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  • Expanding the Student Employment Literature:Investigating the Practice of Reflection in On-Campus Student Employment
  • Leah R. Halper (bio), Caleb A. Craft (bio), and Yang Shi (bio)

As the cost of attending postsecondary education increases, a growing number of college students seek and obtain employment while attending school (Carnevale, Smith, Melton, & Price, 2015; Davis, 2012). Existing research concerning college student employment typically addresses the same question: Is working during college related to students' academic performance? This study offers a new angle on this question consistent with themes of student learning and development. Instead of asking if student employment affects students' academics, we asked how could student employment be enhanced to better ensure academic benefit to student employees.

Over the past two decades, dozens of studies have reported the relationship between student employment and academic outcomes (e.g., Mayhew, Rockenbach, Bowman, Seifert, & Wolniak, 2016; Neyt, Omey, Verhaest, & Baert, 2018; Pascarella & Terenzini, 2005). When considering this relationship, grade point average (GPA) and retention from one academic term to the next are the [End Page 516] outcomes measured. Student employment status is commonly examined in terms of work intensity (defined by hours worked per week) and work location (defined as on-campus or off-campus). The majority of studies indicate that working students receive no significant benefit in terms of GPA or retention compared to those who do not work (Mayhew et al., 2016), with a few exceptions (e.g., Brint & Cantwell, 2010; Horn & Malizio, 1998). With respect to work location, Mayhew et al. (2017) detailed several studies indicating that on-campus employment had a positive relationship with student retention; however, the positive relationship disappears when taking into account hours worked per week. Though in a few studies researchers have looked at outcomes beyond GPA and retention as they examined the relationship between employment and student learning (Arum & Roksa, 2011; Athas, Oaks, & Kennedy-Phillips, 2013; Pike, Kuh, & Massa-McKinley, 2008), there is limited empirical consideration of how to structure employment experiences to enhance learning (see Hansen & Hoag, 2018; Kuh, 2010; McClellan, Creager, & Savoca, 2018). We sought to address this gap by examining an employment practice intended to integrate employment experiences into academic learning.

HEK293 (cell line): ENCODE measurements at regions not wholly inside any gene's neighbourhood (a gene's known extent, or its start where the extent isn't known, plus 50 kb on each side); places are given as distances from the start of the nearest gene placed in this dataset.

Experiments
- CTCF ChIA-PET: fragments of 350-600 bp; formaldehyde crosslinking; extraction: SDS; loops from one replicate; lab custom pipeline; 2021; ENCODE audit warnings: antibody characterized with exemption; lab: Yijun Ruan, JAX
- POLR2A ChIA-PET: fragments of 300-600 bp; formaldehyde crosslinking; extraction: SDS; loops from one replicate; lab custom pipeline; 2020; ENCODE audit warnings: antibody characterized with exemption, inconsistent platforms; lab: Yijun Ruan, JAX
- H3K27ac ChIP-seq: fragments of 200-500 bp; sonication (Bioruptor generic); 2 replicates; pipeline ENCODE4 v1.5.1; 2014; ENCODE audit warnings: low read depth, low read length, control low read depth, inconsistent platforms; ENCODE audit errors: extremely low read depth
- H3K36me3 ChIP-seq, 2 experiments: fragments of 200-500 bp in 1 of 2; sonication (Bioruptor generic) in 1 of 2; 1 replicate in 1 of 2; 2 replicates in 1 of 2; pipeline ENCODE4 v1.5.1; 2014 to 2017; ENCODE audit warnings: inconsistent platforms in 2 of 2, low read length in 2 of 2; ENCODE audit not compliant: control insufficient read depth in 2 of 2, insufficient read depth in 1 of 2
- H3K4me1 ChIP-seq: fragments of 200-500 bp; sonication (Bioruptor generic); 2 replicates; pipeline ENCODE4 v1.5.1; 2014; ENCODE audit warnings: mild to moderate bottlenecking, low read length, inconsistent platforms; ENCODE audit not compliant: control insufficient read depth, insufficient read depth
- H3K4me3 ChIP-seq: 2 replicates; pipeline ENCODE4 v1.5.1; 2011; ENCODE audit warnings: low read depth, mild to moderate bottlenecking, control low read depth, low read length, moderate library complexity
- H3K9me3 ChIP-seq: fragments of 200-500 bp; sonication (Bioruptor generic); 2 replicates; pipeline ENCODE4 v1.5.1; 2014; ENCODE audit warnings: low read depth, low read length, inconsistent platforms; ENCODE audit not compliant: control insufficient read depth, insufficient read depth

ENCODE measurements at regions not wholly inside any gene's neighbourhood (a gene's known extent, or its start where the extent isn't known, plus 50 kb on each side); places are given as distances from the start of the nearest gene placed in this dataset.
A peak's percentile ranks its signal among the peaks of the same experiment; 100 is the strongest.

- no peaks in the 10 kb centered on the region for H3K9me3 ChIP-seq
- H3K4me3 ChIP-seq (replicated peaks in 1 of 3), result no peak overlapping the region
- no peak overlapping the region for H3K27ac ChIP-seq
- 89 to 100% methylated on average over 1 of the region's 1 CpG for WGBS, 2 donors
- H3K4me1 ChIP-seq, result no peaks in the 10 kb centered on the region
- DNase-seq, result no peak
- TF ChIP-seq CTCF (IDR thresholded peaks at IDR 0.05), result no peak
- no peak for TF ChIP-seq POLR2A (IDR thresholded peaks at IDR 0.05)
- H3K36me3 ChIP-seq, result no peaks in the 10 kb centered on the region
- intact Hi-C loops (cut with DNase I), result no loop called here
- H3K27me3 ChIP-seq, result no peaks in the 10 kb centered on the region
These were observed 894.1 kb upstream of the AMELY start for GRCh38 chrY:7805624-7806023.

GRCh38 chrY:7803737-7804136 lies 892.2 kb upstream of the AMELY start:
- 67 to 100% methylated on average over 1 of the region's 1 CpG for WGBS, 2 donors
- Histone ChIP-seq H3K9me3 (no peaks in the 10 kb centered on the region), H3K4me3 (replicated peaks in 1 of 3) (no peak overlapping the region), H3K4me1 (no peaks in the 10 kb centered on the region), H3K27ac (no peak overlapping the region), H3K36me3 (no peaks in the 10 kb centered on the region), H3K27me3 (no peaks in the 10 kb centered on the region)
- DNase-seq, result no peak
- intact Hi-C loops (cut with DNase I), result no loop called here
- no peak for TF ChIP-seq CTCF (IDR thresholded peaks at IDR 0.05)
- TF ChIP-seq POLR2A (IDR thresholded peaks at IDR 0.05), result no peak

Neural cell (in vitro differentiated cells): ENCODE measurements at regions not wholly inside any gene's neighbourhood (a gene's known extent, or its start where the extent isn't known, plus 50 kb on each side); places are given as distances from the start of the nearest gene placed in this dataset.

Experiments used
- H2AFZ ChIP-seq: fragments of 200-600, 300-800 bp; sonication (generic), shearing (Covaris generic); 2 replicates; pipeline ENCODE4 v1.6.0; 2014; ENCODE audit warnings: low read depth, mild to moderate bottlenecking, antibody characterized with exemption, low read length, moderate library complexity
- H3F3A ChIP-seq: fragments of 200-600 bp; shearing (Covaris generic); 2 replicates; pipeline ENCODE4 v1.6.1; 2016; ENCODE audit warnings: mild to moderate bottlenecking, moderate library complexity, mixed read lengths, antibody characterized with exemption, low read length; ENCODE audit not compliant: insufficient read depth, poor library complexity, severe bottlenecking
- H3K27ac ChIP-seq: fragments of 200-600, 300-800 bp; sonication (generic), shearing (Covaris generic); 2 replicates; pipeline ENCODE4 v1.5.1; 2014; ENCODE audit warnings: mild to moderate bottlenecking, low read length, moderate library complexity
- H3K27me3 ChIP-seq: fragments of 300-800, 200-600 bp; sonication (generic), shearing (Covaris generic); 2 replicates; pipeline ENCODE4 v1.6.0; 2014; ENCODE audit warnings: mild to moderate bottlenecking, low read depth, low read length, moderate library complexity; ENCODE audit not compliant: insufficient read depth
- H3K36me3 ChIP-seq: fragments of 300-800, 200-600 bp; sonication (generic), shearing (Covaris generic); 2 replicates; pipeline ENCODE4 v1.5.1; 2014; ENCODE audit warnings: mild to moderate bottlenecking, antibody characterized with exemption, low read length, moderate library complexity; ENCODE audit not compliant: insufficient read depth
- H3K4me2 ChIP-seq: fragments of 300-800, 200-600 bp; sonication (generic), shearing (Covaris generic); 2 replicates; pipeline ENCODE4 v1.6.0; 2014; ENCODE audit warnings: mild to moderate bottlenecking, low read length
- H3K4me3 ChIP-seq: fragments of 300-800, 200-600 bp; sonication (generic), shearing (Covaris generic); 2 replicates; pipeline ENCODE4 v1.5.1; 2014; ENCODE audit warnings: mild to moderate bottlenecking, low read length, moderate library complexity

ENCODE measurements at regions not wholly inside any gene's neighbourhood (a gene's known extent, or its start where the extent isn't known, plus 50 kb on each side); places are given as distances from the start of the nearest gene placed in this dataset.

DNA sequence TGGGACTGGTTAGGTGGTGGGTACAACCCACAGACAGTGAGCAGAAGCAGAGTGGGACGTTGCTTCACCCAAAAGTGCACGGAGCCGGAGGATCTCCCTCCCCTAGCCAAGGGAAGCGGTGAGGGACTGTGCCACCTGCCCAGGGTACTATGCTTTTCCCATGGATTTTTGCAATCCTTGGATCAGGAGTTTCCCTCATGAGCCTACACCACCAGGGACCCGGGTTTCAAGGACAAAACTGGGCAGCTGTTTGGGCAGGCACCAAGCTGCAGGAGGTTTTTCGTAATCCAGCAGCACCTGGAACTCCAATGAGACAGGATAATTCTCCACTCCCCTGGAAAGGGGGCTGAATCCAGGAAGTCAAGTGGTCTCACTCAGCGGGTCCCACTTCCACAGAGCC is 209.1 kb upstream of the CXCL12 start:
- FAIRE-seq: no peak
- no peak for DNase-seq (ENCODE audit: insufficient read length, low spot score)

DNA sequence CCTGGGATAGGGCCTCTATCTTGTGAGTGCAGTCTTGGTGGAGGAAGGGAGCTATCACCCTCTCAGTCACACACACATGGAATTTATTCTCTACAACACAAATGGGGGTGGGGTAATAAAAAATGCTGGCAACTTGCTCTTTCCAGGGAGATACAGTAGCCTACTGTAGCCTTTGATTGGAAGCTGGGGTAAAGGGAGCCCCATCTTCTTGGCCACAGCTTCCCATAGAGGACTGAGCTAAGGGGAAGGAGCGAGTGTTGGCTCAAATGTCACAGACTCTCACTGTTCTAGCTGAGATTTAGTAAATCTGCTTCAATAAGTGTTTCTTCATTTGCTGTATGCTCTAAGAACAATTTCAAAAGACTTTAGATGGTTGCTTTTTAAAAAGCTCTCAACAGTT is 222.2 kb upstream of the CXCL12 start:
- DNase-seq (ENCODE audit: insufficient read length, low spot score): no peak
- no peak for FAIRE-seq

The context for this study was an employment program called the Student Employment Experience (SEE) in the student affairs division of a large, public, Midwestern university. The SEE program is intended to enhance the educational benefits of student employment through a variety of constructs including structured learning competencies, supervisor training, and cocurricular development workshops. The program also incorporates the Iowa GROW® model as a tool for reflection in interviews between student employees and their supervisors. GROW®, which stands for Guided Reflection on Work, is a series of questions developed to help students reflect on what they are learning from their campus jobs and identify areas of learning that transfer between their work and academics (University of Iowa, 2018). The SEE program is structured around six broad learning competencies: learning application (LA); critical thinking and problem solving (CTPS); intrapersonal development (INTRA); interpersonal development (INTER); humanitarianism and civic engagement (HCE); and practical competence (PC). These learning competencies and their associated survey measurements were based on recommendations from the Council for the Advancement of Standards in Higher Education (2009) and Learning Reconsidered 2 (Keeling, 2006), as well as the article, "Student Employee Development in Student Affairs" (Athas et al., 2013). The mediator variable (i.e., reflection on academic integration) was developed from materials from the University of Iowa (2019). The primary questions in our study were as follows: Compared to students not in SEE, do SEE participants score higher on learning outcomes? Does reflection on academic integration (i.e., connecting learning in the workplace with learning in the classroom) help explain any differences between SEE and non-SEE student employees?



The participants in this study consisted of a random sample of 1,983 student employees in the student affairs division at the university. The student employment program had been introduced to all student employees who were working in 20 of the 40 student affairs departments, so this method took advantage of a quasi-experimental design. Additionally, [End Page 517] some dining services operations had adopted the program, and some...


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